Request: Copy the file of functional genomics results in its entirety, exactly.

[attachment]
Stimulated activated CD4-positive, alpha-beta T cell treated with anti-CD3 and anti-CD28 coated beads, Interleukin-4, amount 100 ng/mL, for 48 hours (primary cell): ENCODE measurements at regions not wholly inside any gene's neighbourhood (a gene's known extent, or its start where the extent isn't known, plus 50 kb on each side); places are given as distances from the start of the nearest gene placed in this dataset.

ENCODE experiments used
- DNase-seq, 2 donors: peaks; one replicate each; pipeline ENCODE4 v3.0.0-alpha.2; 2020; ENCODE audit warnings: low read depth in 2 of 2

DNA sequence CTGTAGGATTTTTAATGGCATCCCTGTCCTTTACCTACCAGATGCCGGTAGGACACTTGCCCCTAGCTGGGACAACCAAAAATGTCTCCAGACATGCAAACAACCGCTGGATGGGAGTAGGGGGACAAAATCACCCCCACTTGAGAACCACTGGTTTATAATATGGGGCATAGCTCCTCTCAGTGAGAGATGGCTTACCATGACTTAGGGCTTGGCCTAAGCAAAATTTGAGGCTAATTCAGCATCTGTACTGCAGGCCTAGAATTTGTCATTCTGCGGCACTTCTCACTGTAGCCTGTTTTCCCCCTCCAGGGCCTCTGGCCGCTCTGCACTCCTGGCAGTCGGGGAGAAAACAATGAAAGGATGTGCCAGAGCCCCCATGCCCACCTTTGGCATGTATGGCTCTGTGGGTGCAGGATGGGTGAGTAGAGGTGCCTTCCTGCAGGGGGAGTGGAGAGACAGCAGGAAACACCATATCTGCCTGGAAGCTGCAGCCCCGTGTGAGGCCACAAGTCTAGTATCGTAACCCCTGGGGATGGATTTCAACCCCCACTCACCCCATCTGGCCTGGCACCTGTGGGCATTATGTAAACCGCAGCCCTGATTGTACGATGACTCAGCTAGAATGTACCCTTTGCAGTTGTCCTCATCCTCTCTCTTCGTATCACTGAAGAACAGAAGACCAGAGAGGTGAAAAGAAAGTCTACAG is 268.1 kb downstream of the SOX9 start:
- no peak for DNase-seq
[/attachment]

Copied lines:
Stimulated activated CD4-positive, alpha-beta T cell treated with anti-CD3 and anti-CD28 coated beads, Interleukin-4, amount 100 ng/mL, for 48 hours (primary cell): ENCODE measurements at regions not wholly inside any gene's neighbourhood (a gene's known extent, or its start where the extent isn't known, plus 50 kb on each side); places are given as distances from the start of the nearest gene placed in this dataset.

ENCODE experiments used
- DNase-seq, 2 donors: peaks; one replicate each; pipeline ENCODE4 v3.0.0-alpha.2; 2020; ENCODE audit warnings: low read depth in 2 of 2

DNA sequence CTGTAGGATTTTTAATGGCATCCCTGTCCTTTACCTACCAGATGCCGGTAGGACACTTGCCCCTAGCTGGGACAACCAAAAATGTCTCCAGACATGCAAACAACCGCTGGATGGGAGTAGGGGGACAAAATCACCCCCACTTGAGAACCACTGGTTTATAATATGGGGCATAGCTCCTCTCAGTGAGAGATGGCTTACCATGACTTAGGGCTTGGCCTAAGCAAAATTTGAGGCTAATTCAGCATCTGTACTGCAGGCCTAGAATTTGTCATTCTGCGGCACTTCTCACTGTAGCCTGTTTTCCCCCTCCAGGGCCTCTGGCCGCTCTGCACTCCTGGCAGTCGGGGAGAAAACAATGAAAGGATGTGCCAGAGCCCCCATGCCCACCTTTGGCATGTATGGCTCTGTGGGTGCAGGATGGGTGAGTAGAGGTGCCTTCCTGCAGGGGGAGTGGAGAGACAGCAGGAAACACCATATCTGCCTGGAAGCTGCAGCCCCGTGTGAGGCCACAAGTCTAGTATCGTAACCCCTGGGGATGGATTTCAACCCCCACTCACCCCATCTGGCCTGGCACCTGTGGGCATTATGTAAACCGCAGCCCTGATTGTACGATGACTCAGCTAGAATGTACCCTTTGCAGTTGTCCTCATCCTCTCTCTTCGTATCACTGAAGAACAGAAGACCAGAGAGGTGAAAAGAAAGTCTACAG is 268.1 kb downstream of the SOX9 start:
- no peak for DNase-seq